Our own closest decision to the issue is Crosby v. Paulk, 187 F.3d 1339 (11th Cir.1999), which involved a 28 U.S.C. § 1983 action that the owners and manager of a nightclub brought against a sheriff, a drug task force commander, and a state revenue agent, claiming a violation of the Fourth Amendment. Id. at 1344. The defendants had received numerous complaints about underage drinking at that and an adjoining nightclub owned by the plaintiffs. Id. at 1324. They knew those two clubs were among the most serious violators of underage drinking laws in the area, and there was enough evidence of those violations that the defendants had already obtained arrest warrants for the clubs' owners and manager. Id.
The defendants teamed up to carry out an operation involving about forty law enforcement officers, which had two purposes: conducting an administrative search to see if underage and Sunday alcohol sales were still occurring, and executing the arrest warrants that had been obtained for past violations. Id. at 1343. Inside the premises, the officers detained approximately 400 patrons and required them to prove their age. Id. They checked business records and inspected equipment. Id. The search lasted about two hours and resulted in fifty-four convictions for underage drinking. Id.
As part of their § 1983 lawsuit the plaintiffs claimed that the administrative search was per se unreasonable under the Fourth Amendment. Id. at 1345. We disagreed. Id. at 1348. In doing so we specifically rejected the plaintiff's argument that since the search had been planned in advance, the officers should have used the available time to obtain a search warrant. Id. We said, among other things, that “[i]t is not our role to tell local governments how to conduct an administrative search to enforce the Georgia Alcoholic Beverage Code as to underage and Sunday alcohol sales.” Id.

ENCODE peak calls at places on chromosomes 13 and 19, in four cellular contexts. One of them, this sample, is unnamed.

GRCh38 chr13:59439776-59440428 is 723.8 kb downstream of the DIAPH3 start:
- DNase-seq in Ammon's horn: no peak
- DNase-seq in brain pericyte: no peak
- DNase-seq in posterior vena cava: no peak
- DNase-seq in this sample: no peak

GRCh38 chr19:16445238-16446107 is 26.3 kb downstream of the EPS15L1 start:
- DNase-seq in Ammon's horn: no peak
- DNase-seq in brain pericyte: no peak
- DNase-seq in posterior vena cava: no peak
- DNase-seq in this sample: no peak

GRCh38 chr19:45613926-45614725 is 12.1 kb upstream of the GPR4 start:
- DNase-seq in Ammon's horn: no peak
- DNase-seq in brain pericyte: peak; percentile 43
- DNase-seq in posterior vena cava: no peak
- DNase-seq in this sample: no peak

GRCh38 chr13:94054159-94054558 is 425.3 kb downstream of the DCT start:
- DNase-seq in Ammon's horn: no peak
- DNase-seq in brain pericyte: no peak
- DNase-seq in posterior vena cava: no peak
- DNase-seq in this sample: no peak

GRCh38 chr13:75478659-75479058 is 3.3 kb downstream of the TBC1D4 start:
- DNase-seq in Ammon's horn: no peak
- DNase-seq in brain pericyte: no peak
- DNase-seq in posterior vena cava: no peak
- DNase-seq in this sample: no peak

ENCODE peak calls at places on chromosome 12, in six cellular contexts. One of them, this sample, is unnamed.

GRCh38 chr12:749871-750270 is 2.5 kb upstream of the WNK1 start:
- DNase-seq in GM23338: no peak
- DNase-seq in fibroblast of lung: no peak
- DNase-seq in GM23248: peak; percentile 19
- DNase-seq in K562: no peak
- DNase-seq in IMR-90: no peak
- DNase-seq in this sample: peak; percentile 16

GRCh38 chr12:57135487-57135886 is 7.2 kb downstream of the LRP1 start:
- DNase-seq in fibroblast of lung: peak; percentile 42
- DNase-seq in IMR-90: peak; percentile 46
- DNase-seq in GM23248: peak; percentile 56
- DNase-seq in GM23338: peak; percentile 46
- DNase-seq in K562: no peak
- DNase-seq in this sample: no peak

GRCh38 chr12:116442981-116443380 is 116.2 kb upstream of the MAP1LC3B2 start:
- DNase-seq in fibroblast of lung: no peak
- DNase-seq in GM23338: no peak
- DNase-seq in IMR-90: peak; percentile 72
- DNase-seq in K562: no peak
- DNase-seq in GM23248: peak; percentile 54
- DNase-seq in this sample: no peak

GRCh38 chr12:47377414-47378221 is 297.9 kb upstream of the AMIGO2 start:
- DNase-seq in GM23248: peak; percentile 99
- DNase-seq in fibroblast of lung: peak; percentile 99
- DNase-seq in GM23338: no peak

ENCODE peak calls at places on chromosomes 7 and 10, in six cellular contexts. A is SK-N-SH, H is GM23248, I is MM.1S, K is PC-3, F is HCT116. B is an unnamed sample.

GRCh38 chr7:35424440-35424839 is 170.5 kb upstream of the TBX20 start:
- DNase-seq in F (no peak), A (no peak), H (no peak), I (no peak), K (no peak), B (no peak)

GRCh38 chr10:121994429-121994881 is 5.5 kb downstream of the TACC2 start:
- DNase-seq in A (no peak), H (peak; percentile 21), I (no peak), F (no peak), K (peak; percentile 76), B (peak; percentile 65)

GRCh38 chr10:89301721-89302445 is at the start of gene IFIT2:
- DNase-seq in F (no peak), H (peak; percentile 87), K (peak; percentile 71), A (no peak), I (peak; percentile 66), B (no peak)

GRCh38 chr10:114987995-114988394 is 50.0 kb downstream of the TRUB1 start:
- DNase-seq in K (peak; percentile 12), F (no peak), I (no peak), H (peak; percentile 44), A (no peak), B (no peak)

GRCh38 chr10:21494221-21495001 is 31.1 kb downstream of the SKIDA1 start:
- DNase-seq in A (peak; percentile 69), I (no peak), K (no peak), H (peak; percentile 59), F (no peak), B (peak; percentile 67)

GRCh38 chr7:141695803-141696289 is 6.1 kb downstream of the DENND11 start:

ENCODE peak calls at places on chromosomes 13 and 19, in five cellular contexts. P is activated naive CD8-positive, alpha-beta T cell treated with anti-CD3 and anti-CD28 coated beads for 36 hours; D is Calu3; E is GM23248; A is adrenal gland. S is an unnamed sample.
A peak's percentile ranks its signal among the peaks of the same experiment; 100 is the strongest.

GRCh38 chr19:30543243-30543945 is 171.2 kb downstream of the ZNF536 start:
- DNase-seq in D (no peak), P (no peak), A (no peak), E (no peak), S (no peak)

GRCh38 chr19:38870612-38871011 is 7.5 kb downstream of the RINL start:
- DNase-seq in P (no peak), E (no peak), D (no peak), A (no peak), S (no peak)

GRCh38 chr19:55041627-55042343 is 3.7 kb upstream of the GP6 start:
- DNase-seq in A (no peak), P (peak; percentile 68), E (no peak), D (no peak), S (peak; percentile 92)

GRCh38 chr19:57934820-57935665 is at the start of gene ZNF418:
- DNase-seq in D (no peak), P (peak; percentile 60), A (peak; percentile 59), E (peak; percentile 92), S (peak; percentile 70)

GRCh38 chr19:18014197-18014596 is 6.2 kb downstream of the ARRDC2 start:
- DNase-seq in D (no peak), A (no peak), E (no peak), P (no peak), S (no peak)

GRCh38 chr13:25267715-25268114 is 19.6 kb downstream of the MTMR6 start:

In rejecting the argument in Crosby that the administrative search was improper because the officers could have obtained a search warrant, we did not quarrel with the premise that the officers had enough time and the evidentiary basis to obtain one. Given the facts of that case it is clear that there was probable cause aplenty for a search warrant. See id. at 1342-43. Still, we upheld the administrative search. Id. at 1348. Our Crosby decision refutes the proposition that administrative searches may not be conducted if there is enough probable cause for a search warrant.
In the face of our own Crosby decision and the Supreme Court's decision in Villamonte-Marquez, as well as the Fifth and Seventh Circuit decisions, the primary decision that the majority relies on for its counterintuitive concern that too much evidence of criminality (“at some level of suspicion,” Maj. Op. at 1241) will defeat an otherwise permissible search is United States v. Johnson, 408 F.3d 1313 (10th Cir.2005). Maj. Op. at 1241. To begin with, a holding from another circuit cannot undermine the holdings from our own circuit and the Supreme Court, that we have discussed.